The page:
Long-Dose Intensive Therapy Is Necessary for Strong, Clinically Significant, Upper Limb Functional Gains and Retained Gains in Severe/Moderate Chronic Stroke
Neurorehabilitation and Neural Repair
Background. Effective treatment methods are needed for moderate/severely impairment chronic stroke. Objective. The questions were the following: (1) Is there need for long-dose therapy or is there a mid-treatment plateau? (2) Are the observed gains from the prior-studied protocol retained after treatment? Methods. Single-blind, stratified/randomized design, with 3 applied technology treatment groups, combined with motor learning, for long-duration treatment (300 hours of treatment). Measures were Arm Motor Ability Test time and coordination-function (AMAT-T, AMAT-F, respectively), acquired pre-/posttreatment and 3-month follow-up (3moF/U); Fugl-Meyer (FM), acquired similarly with addition of mid-treatment. Findings. There was no group difference in treatment response (P ≥ .16), therefore data were combined for remaining analyses (n = 31; except for FM pre/mid/post, n = 36). Pre-to-Mid-treatment and Mid-to-Posttreatment gains of FM were statistically and clinically significant (P < .0001; 4.7 points and P < .001; 5.1 points, respectively), indicating no plateau at 150 hours and benefit of second half of treatment. From baseline to 3moF/U: (1) FM gains were twice the clinically significant benchmark, (2) AMAT-F gains were greater than clinically significant benchmark, and (3) there was statistically significant improvement in FM (P < .0001); AMAT-F (P < .0001); AMAT-T (P < .0001). These gains indicate retained clinically and statistically significant gains at 3moFU. From posttreatment to 3moF/U, gains on FM were maintained. There were statistically significant gains in AMAT-F (P = .0379) and AMAT-T P = .003.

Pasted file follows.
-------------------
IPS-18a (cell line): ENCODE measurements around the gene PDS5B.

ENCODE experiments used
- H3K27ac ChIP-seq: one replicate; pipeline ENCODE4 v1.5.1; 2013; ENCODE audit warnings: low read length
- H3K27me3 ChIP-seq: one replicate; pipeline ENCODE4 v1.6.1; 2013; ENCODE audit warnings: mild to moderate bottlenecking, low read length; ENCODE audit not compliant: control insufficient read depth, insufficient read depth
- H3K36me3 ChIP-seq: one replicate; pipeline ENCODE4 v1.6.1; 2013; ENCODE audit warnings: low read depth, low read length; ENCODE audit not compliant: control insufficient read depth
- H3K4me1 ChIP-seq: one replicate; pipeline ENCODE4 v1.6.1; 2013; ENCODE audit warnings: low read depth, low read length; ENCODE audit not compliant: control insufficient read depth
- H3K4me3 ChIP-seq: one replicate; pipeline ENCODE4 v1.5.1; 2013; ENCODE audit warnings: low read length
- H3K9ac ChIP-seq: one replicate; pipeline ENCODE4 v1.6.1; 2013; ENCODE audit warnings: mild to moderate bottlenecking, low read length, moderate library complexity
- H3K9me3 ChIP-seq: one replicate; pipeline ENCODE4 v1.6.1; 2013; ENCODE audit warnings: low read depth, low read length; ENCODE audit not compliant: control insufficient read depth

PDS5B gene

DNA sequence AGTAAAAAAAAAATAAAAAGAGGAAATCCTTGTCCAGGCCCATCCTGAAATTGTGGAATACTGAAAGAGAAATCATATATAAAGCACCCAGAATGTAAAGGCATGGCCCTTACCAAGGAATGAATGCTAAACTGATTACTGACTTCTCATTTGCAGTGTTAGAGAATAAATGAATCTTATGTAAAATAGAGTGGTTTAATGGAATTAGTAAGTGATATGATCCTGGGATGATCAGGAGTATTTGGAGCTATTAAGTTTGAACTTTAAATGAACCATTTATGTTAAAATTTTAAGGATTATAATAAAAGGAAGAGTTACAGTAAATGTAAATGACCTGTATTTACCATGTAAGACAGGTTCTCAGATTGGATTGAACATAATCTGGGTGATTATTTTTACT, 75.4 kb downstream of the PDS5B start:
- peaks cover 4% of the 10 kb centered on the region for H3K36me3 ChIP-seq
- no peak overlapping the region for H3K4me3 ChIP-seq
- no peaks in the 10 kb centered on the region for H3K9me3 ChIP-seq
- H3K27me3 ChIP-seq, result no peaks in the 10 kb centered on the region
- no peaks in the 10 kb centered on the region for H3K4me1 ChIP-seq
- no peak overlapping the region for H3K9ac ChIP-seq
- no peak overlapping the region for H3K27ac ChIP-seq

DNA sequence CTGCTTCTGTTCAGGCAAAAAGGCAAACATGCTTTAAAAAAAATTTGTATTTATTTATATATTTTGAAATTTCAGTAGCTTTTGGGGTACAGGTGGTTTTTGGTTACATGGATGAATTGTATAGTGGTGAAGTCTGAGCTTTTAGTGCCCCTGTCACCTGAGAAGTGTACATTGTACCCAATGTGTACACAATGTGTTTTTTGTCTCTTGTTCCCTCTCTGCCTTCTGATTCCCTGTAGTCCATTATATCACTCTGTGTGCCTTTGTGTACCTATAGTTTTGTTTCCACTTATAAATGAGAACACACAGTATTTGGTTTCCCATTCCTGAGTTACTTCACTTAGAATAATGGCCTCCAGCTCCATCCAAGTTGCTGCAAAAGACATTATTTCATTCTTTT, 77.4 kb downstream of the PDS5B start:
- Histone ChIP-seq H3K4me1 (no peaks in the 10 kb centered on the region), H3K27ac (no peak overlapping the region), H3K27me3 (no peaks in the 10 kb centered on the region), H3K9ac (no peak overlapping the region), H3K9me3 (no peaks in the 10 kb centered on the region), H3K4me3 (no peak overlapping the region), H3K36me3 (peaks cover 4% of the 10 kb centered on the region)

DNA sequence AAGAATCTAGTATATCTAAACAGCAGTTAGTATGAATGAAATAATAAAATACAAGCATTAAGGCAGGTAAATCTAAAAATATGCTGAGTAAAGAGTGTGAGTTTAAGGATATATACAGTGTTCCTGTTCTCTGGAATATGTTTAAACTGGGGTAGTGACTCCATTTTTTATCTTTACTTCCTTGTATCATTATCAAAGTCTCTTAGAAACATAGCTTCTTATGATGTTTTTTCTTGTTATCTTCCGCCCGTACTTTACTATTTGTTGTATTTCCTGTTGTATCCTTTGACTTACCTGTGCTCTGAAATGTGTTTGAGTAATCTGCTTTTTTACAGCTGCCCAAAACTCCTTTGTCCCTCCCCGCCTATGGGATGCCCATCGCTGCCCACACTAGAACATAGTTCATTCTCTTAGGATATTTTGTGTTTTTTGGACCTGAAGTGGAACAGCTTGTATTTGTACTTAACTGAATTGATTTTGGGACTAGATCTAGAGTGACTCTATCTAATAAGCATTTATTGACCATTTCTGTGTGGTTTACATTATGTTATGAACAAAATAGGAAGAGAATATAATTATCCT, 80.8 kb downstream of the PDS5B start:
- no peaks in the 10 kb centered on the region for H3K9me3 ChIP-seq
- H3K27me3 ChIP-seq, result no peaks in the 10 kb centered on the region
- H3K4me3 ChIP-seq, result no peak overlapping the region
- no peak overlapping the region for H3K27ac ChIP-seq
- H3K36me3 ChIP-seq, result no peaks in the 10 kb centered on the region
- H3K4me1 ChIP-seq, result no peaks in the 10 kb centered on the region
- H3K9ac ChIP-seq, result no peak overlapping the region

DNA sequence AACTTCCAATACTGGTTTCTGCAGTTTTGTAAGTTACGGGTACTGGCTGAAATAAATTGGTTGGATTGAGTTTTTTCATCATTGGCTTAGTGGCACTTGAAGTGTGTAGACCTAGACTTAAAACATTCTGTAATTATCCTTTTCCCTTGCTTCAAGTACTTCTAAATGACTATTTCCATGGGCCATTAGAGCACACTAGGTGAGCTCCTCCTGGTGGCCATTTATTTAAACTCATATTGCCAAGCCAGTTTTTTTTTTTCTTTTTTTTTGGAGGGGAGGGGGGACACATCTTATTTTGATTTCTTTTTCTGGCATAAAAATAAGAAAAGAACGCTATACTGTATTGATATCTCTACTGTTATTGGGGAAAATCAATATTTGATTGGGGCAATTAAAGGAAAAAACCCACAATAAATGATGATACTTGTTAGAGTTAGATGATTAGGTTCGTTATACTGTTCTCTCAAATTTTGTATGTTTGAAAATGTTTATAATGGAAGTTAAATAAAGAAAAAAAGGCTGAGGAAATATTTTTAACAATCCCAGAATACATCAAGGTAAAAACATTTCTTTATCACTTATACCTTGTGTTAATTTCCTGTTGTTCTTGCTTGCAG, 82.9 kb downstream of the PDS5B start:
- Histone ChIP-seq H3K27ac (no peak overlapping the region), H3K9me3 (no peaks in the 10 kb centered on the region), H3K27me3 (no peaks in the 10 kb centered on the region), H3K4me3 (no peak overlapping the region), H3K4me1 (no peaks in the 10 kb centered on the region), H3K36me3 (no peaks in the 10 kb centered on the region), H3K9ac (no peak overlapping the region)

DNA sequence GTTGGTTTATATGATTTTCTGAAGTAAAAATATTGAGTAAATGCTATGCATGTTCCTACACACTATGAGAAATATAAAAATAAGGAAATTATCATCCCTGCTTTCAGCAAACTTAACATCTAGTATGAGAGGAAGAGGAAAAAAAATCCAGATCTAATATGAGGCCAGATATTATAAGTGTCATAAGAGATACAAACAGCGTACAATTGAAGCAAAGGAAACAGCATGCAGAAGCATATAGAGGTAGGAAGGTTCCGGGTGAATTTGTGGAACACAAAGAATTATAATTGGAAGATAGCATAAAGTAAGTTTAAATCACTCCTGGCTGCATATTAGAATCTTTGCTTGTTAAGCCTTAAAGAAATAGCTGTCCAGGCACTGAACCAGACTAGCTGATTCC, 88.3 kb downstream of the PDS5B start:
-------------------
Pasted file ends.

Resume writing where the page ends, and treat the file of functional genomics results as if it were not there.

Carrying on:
Daly, Janis J.; McCabe, Jessica P.; Holcomb, John P.; Monkiewicz, Michelle; Gansen, Jennifer; and Pundik, Svetlana, "Long-Dose Intensive Therapy Is Necessary for Strong, Clinically Significant, Upper Limb Functional Gains and Retained Gains in Severe/Moderate Chronic Stroke" (2019). Mathematics Faculty Publications. 306.
This study was funded by the Department of Veterans Affairs grant #B3709 and Career Scientist Award B5080S.